BLOG: Time to think about member induction!

Posted on 06/01/2023 by Ed Hammond.

May seems an awfully long way away, but both councillors and officers will already be gearing up for the local elections.

Depressingly, local polls are often seen as providing a proxy for people’s judgement on the parties nationally. That said, “all politics is local”, and election results often follow that precept – in recent years evidenced by the rise in the number of independent councillors (that is, councillors not from one of the larger national political parties), and changes in political control that defy national trends.

Predicting what May will bring, then, feels like a fools’ errand. Councils can expect a degree of turnover (turnover rates have increased in recent years) but beyond that, future political control and political balance in many councils remains unclear – even in authorities which may currently feel solidly controlled by a particular party. Who would have predicted the swing that put Westminster in the firm control of Labour for the first time in that council’s existence?

Preparation, for councils, focuses on member induction – welcoming into the council what might be a large number of new members. The learning curve for those members is very steep indeed. Their first meeting, Council AGM, may be difficult to follow and engage with – new members will find themselves with important roles on planning, licensing, scrutiny and audit and needing support to fulfil those roles properly.

Modern member induction, and training and development, has to go beyond putting on traditional “chalk and talk” style sessions on basic matters, and then leaving councillors to get on with it. There is a growing understanding that to pay little attention to member development is to risk councillor disengagement, and an environment that alienates people coming into the sector who may not feel comfortable or familiar with the rather formal, traditional way that councils do (some) things.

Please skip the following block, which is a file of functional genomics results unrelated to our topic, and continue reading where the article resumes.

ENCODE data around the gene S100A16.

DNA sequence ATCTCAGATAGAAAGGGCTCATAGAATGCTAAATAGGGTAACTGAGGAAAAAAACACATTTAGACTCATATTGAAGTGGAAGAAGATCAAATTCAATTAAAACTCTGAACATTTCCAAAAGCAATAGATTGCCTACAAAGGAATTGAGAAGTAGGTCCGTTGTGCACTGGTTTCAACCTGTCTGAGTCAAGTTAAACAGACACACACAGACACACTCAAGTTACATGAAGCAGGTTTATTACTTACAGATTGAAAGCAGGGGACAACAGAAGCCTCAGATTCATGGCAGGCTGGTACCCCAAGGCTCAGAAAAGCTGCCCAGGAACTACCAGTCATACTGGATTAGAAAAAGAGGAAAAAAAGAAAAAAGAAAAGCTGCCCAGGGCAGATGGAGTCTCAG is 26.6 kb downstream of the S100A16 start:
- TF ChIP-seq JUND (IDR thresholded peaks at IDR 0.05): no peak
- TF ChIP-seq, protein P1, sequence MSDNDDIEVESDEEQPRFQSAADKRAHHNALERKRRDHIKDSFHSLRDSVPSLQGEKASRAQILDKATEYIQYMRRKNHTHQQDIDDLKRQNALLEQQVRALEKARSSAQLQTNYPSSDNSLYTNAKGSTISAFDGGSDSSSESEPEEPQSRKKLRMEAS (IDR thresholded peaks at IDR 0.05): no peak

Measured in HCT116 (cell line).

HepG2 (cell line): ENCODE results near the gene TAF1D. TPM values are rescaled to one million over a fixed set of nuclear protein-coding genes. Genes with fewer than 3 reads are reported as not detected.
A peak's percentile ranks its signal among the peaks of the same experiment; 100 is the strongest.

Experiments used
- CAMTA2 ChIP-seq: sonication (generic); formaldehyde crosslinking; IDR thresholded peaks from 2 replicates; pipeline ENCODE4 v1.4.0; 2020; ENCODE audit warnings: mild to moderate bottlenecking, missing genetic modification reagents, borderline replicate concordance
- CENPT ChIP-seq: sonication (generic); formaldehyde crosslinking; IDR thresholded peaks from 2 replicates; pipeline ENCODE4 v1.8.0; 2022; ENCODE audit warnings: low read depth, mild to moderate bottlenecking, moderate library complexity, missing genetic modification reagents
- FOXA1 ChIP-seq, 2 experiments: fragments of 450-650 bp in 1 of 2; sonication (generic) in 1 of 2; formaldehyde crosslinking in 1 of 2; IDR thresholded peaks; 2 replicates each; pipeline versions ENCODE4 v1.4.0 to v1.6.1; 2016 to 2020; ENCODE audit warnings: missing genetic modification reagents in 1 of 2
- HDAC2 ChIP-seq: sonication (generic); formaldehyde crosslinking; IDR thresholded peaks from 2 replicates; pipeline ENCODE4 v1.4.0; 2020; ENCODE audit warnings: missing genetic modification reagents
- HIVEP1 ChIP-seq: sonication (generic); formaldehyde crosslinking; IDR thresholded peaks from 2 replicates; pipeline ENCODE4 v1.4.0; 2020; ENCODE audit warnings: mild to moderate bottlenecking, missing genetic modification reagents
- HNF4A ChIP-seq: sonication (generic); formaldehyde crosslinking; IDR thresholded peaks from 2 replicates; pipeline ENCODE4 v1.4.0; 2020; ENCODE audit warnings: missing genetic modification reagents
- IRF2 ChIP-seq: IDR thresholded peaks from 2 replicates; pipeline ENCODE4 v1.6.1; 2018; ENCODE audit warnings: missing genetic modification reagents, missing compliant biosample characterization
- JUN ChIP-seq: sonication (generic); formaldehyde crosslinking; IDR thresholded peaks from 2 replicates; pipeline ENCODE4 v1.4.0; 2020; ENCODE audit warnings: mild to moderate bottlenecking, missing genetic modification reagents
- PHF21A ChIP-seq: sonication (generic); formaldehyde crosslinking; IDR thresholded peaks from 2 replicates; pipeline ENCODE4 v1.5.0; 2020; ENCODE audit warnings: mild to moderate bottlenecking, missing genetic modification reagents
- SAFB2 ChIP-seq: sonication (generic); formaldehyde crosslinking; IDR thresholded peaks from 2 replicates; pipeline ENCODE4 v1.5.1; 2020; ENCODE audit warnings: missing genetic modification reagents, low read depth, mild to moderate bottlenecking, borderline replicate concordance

We have been supporting councils on member induction matters for many years. As you would expect principally this is induction around scrutiny, but increasingly we have been providing support on training and development on wider issues too (for example, on matters such as standards). Increasingly, our work involves designing interventions that bring training into council meetings themselves and into councillors day to day work – using the opportunity to both introduce new members to the council by learning through doing, but using the same principles to refresh the knowledge of existing members.

Nowhere is this more the case than in scrutiny, where we have seen the benefit of councils planning a small number of short, sharp and focused task and finish scrutiny reviews to be carried out before the summer – with the main aim of offering a practical introduction to the function for new members. Around this work can be planned support on work programming, questioning skills, and support in acquiring subject knowledge on matters for which councils hold responsibility.

Officer refresher training can also be especially important at this time. Ensuring that officers are comfortable and confident operating in a political environment is important in supporting strong member-officer relations. Those of us who work in democratic services and scrutiny often forget that for many managers – even comparatively senior ones – a council’s political processes can be opaque. Officers who work day-to-day with councillors offer authorities a unique resource to mentor and coach directors to better understand the political dynamics within which they work. This is all part of an environment that recognises democratic services as a repository of skill and expertise on much more than just minute-taking.

At CfGS we are keen to continue to support councils to train and develop both members and officers in this way. If you’re an officer beginning to think about and plan post-May induction (or a councillor thinking about the same issues) please get in touch. We work closely with the LGA, and through them may be able to offer to undertake some member training and development for free.

About the Author: Ed Hammond

Ed leads CfGS's work on devolution, transformation and on support to councils and other public bodies on governance and accountability.